poned until Friday afternoon.
TA Million Babies -and
One Pair of Pink Cheeks
WHEN my doctor told me to give my
baby Nestle's Food because I couldn't
nurse him, I said, "Have many babies been
brought up on it?"
He smiled. "Right here in the United
States" he said, "at this minute there are many thousands of babies
keeping well and strong on Nestle's. All over the world it's the
j same way and that will give you some idea of how many babies ,
L have kept, well on Nestle's Food during the past fifty years."
' And yet it wasn't all those your baby has the food nearest ''
t millions of babies that convinced
me. It was the pink cheeks of
my own baby.
Nestle's Milk Food is made
out of pure milk, to which has
, been added just the right amount
of cereal and of pure sugar.,
i This is made into a white fluffy
T ' powder, which makes the curds
of the milk easy to digest. You
just add cold water, boil, and
to mother's milk free from the
germs of raw cow's milk safe,1
clean almost sure to bring him
pink cheeks and a sturdy
dimpled little body.
I found that the Nestle Com
pany likes to save babies and keep
them well. They sent me free enough
Nestle's for 12 feedings and a very
interesting and valuable Mother's
Book about how to take care of
babies. All you have to do is to fill
out the coupon below.
Nestle'i it pure milk in powder form that it already modified and doei not
require the further addition of milk. Always pure tnd safe, always uniform,
and fret from the dangers of home modification, Nestle's has stood the test of
three feneration! and kai today tit larft tall any baby food in tie vitrli.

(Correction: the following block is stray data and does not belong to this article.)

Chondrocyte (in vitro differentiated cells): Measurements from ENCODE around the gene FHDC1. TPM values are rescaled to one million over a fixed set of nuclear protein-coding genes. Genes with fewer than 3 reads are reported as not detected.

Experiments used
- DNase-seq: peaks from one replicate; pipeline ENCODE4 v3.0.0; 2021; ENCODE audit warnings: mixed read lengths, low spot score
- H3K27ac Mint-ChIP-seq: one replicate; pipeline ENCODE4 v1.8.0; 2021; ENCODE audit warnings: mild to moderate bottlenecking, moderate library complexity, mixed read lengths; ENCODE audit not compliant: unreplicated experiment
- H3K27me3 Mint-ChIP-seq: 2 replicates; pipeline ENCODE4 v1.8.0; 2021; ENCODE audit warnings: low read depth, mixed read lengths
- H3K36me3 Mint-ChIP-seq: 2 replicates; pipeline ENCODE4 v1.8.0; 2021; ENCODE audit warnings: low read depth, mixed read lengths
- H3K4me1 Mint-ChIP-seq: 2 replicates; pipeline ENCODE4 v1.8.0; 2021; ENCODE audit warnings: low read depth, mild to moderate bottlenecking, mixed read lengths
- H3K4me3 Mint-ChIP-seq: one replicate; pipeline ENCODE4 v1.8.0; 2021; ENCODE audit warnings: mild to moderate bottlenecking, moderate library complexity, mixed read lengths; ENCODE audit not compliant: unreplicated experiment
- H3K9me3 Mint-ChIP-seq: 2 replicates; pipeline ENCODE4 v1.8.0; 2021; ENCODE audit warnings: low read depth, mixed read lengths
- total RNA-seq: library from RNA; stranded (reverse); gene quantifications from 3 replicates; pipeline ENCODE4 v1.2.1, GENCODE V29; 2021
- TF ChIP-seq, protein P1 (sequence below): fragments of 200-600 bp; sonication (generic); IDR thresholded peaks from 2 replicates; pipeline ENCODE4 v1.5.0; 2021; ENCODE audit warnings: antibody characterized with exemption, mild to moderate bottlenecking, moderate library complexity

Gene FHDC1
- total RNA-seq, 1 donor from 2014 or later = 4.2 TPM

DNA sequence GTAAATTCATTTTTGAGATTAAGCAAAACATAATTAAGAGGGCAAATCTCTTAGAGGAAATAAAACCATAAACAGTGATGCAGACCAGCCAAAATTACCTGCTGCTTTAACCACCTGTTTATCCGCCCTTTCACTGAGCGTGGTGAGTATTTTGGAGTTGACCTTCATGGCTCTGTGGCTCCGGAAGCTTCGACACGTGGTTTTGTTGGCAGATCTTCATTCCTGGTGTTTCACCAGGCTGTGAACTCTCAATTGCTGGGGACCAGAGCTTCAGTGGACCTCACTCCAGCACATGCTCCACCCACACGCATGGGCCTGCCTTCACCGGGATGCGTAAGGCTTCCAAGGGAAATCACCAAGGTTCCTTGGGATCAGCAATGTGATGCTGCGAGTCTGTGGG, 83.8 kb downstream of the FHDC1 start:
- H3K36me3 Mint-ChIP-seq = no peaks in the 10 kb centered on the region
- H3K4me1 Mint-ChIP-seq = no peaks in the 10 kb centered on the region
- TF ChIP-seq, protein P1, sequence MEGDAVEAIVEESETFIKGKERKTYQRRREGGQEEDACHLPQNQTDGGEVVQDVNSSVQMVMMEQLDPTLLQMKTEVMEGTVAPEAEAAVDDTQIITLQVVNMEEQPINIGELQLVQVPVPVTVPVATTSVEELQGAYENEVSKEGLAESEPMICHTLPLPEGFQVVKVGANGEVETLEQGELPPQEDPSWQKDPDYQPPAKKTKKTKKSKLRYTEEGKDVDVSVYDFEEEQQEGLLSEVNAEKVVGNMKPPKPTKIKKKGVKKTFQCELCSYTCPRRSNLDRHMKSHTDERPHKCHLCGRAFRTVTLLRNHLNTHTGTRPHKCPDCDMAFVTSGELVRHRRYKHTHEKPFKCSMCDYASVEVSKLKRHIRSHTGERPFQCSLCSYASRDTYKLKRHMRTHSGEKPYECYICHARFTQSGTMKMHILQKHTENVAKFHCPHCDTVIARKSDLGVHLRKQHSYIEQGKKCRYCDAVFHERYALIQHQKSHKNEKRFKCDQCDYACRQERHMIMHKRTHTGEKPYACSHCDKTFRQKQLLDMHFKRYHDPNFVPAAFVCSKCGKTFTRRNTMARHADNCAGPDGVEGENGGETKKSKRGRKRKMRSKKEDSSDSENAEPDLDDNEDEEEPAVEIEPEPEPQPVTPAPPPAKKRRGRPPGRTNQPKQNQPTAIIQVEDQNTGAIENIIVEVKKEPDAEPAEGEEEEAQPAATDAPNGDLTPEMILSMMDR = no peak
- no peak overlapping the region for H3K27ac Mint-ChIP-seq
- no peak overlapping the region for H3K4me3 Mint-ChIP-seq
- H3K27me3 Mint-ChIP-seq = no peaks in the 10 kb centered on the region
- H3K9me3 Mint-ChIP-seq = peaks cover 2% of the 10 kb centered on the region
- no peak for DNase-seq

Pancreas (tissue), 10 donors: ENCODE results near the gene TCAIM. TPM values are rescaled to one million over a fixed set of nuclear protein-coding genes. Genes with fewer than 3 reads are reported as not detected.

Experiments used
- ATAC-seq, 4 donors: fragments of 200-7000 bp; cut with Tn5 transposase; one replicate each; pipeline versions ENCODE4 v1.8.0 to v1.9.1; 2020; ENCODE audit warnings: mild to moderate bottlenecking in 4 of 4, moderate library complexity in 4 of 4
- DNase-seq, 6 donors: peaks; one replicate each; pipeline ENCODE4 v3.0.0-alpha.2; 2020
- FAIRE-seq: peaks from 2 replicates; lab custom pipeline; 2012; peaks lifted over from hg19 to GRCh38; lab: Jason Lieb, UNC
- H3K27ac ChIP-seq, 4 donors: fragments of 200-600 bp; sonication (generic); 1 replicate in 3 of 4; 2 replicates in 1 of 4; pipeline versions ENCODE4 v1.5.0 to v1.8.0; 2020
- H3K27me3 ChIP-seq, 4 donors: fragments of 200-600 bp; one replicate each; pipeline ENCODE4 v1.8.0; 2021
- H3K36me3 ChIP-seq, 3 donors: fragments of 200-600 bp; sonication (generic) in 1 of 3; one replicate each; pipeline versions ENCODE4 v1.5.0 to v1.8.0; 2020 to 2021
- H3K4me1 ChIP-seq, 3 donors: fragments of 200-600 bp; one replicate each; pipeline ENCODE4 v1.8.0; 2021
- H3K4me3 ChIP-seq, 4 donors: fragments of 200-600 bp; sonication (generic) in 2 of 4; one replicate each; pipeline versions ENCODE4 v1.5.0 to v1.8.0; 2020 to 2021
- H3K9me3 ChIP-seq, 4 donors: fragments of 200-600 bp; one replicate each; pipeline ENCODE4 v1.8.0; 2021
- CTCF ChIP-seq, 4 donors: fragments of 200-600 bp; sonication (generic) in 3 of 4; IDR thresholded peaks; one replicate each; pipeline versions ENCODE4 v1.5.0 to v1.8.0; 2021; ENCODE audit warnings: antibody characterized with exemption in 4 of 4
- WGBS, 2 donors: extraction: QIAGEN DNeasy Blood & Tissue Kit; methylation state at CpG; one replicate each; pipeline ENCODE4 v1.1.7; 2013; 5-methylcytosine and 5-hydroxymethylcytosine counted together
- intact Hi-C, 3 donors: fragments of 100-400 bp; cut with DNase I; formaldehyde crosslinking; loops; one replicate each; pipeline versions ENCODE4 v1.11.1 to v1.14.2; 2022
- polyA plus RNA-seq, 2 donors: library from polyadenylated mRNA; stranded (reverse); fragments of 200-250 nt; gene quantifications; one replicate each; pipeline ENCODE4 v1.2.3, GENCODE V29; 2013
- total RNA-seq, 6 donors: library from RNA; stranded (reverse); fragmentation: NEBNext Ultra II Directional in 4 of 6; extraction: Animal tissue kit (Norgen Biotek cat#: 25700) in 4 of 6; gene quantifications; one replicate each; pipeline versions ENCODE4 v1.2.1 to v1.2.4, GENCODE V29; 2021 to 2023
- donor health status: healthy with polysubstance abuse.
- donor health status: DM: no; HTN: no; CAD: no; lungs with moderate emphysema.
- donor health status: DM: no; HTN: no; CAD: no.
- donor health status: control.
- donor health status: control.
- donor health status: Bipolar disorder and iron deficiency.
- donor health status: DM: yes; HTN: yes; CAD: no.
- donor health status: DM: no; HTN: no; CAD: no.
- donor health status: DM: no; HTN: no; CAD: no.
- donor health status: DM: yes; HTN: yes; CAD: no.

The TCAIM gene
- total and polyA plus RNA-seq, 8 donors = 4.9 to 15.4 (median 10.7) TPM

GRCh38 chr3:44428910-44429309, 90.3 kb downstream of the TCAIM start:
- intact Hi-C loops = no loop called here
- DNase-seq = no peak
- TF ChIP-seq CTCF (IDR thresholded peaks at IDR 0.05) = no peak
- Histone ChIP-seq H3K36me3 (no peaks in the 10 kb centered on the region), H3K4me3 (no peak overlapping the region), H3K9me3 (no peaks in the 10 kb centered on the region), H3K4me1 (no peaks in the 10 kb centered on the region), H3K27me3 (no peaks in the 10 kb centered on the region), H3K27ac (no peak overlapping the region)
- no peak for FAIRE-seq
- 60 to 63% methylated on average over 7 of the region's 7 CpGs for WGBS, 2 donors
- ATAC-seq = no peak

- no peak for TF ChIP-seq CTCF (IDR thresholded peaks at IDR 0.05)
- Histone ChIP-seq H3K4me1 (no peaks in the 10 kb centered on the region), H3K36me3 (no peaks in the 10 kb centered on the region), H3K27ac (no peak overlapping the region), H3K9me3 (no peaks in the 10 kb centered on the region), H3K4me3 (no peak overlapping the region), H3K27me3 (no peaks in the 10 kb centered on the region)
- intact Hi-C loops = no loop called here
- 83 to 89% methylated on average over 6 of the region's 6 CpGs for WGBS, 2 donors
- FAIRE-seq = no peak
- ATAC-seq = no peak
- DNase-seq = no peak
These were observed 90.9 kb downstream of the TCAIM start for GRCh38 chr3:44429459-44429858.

J TREE! Enough Nestle's for
2 feedings. Send the coupon!
NiiTii'i Food company
Dept. SS, 131 William St., N. Y. City.
Plttit scaa ae (rtt roar book 114 trial pactae.
By A. K.
I find ft
r Rather difficult
' 'To keep my thoughts
is the '
Hand of Wrath
That slays '
Are such quick
They give not . I - '
The slightest warning
They, never rap '
Or ring a bell t ,
To chronicle '
And quick as the
Phantom falling tar
Their mischief is effective
. They set emotions working
My actions are
And easier to handle
The public dears
Have qualms and fears 1
I act so very lovely.
But how can I
Not hate myself
And commit mental, sins
When thoughts A
Sometimes I have
A good pure thought
. 'Tis then I sing
Just to encourage thinking:
Love's first affinity
And Fame's first mistress."
. And yet I know
Deep in my heart
That I am but a victim
Of Astral tramps
Who roam at will '
With foolish little tramplettes
My thoughts are flying
Are sailing west.
That's why this world
That is why
I don't progress.
All club notices must reach
this office before 5 o'clock Fri
day evening. Written notices
are more likely to be published
correctly, but if this is impos
sible, call Tyler 1000 or 3479.
For Miss Ingwersen.
Miss Helen Ingwersen, who is to
be a bride of this week, was honor
guest at a bridge party given Wed
nesday afternoon at the home of
Mrs. John Caldwell. It was a very
informal affair and the guests in
cluded only the most intimate
friends of the bride-elect.
Miss Helen Clark entertainer at a